by Samuel Cook
This past week, I took the opportunity to take my first real vacation since the summer of 2007. It is ironic that an executive of a travel company never gets to travel himself, but such is the reality of running a business – I have had to put my passion for traveling on the back burner as I have built a business around serving the needs of other travelers. My last vacation was a whirlwind trip around the United States to visit friends and family before I deployed on my second tour to Iraq. I was also looking for somewhere to attend graduate school, and it was on this trip that I rediscovered New York City and decided this was the place that I had to live and start a new life. It was on this trip that I discovered the power of connecting with the local population and engaging them on their terms. Instead of Times Square, I found the taverns of Greenwich Village, and strolled the streets of New York City, far and wide. And what I found is that the magic of travel is to truly interact with the local population.
So this past week, I went on a vacation to Fiji. I was there at a conference, but the conference was focused on improving your health, life, and finances, so while I was in classes for most of the day and evening, I found it be a well needed break. It wasn’t a typical trip I would call a vacation – on those I usually attack them full on as an adventure, a call to action to see, experience, and soak in the local culture. That was not the purpose of this trip; I had intended it as a time to relax. But on this trip, I encountered some truly magic moments that reminded me of why we travel in the first place.
Fiji is a set of Islands in the Pacific Ocean between Hawaii and the Australian continent. It was first settled over 3,500 years ago by voyagers from the Polynesian culture of Asia. It was first discovered in 1643 by a Dutch Explorer named Abel Tasman while he was looking for the great Southern Continent. Fiji had a long history of fierce tribal warfare and cannibalism, which mainly deterred European voyagers from frequenting the Islands, and it was known for a long time as “The Cannibal Isles.” Fijians today call this period “The Time of the Devil.” With the discovery of Australia in the late 1700s by Captain Cook, Fiji fell under the influence of Britain as a key strategic way station for its new pacific holdings. Fiji received independence from Britain in 1970. Today it is a vibrant country sustained on tropical agriculture and tourism.
I spent my time in Fiji on the Namale Resort near the small Island town of Suva Suva on the Island of Vanua Levu. The views from our resort were breathtaking, situated on a hill overlooking the Pacific Ocean, the expanse before us so vast that at sunset you had trouble telling where the waters ended and the heavens began. I took snorkeling trips in pristine coves laced with Coral and brimming with tropical fish, and also did some swimming in the ocean and hiking around the tropical forests surrounding the resorts. And all of this was spectacular, but what really made the trip worth the effort were two special interactions with the Fijian people. Now while the Fijian Islands used to be known as the Cannibal Isles, that has long since been replaced by a wonderful, carefree spirit that makes you wonder how they manage to not see how serious life should be!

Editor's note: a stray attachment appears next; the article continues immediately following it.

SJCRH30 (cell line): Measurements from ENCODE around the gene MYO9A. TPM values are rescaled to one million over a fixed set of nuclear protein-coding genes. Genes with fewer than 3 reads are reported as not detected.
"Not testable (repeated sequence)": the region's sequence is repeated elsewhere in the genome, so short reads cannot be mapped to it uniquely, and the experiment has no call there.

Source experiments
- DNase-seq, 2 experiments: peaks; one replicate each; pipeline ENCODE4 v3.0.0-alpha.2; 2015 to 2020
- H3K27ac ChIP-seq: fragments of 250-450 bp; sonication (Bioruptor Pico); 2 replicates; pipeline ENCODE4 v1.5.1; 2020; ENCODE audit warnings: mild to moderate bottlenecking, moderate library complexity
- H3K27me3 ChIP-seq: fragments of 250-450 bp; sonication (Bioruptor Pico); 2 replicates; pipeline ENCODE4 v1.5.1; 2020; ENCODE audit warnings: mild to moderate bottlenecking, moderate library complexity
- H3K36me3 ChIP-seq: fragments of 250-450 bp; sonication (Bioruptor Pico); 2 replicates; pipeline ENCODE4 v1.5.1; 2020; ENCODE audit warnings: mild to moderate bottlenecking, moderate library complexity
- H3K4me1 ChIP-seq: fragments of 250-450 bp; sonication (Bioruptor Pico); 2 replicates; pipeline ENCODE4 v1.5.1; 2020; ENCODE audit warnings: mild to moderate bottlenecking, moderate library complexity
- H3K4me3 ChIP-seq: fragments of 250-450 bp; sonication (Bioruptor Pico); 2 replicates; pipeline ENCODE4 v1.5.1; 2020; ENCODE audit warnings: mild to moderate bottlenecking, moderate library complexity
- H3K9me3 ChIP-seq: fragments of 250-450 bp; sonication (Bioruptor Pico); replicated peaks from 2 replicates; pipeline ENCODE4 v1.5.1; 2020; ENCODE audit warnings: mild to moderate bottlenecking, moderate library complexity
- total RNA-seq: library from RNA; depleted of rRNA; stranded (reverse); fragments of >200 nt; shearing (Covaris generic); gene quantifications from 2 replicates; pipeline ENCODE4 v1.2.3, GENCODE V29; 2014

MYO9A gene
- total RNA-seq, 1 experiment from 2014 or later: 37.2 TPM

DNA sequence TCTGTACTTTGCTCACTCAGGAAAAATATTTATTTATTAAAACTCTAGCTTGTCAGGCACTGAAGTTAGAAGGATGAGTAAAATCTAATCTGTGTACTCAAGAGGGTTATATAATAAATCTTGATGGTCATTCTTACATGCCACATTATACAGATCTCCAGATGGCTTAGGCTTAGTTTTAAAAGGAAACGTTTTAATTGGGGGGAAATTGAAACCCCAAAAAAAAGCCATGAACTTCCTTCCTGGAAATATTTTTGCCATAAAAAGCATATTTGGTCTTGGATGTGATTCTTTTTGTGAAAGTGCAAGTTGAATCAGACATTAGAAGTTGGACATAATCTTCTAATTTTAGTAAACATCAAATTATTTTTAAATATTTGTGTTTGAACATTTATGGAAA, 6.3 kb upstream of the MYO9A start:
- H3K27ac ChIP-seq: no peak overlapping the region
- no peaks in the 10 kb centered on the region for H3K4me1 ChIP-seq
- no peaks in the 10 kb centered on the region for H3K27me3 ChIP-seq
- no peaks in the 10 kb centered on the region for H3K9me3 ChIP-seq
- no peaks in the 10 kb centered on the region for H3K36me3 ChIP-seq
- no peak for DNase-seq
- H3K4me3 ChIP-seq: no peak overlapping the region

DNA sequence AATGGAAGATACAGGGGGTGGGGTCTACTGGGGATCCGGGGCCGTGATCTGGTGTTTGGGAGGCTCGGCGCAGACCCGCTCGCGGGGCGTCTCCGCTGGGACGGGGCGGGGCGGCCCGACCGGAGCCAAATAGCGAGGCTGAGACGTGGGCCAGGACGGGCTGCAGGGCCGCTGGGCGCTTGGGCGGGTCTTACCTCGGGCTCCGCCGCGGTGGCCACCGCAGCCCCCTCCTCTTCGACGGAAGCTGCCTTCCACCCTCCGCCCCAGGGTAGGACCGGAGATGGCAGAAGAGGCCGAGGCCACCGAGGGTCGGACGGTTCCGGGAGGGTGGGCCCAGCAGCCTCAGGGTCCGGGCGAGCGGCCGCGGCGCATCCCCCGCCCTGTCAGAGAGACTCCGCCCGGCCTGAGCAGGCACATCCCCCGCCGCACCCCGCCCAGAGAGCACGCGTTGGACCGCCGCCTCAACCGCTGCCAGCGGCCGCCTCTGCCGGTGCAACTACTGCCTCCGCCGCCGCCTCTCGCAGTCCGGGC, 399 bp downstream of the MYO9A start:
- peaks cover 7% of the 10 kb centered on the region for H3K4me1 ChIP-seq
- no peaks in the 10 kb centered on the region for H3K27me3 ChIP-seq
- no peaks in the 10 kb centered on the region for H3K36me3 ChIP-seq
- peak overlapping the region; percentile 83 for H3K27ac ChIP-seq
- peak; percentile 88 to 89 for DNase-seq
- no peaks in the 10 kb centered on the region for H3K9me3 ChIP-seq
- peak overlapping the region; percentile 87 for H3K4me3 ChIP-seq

We visited a Pentecostal local church, and the Fijian people in the congregation sang in a natural harmony that we spend years teaching in our music schools. I think if I lived in paradise, I would probably also learn to sing so well. The highlight of the local interaction came on the night that the local villagers donned their ancient war outfits while singing. These traditions once sustained the Island before Western life invaded the Islands. I felt like I was on a magic carpet ride through time, watching men in ancient warrior garb with spears dance in front of men, jumping in and out of roles they played with such deadly ferocity centuries ago. And then hearing these deep baritone warrior voices blend with the sweet soprano of the ladies who form the backbone of their tribal clan – the ladies invariably far outlive their warrior husbands. It is hard to describe the sound of a proud group of people singing about their land in an enchanting beautiful and unintelligible tongue.
This break, although too short and not the typical adventure I would embark on, reminded me the reason that I got into this business in the first place. Sometimes in the midst of owning a business, I tend to lose sight of the passion and the reason that I was inspired to create my vision in the first place. At the end of the day, I got into this to provide the unique experiences to visitors that I have had the honor of experiences during my travels all over the world. Just as there is magic in the tribal dances and singing of Fijian culture, there is also magic in the streets of New York City. Seeing the Fijian singers, I am reminded of a wonderful summer evening last year in New York City, when I was leading a pub crawl through Greenwich Village. On Bleecker street, around sunset, a group of street singers began their routine across from the hot dog stand. Everyone stopped ; the whole street was too enchanted by their wonderful harmony to move. All we wanted to do was just stand there and let them keep singing, bringing us back to those memories in our mind of those times that we cherish.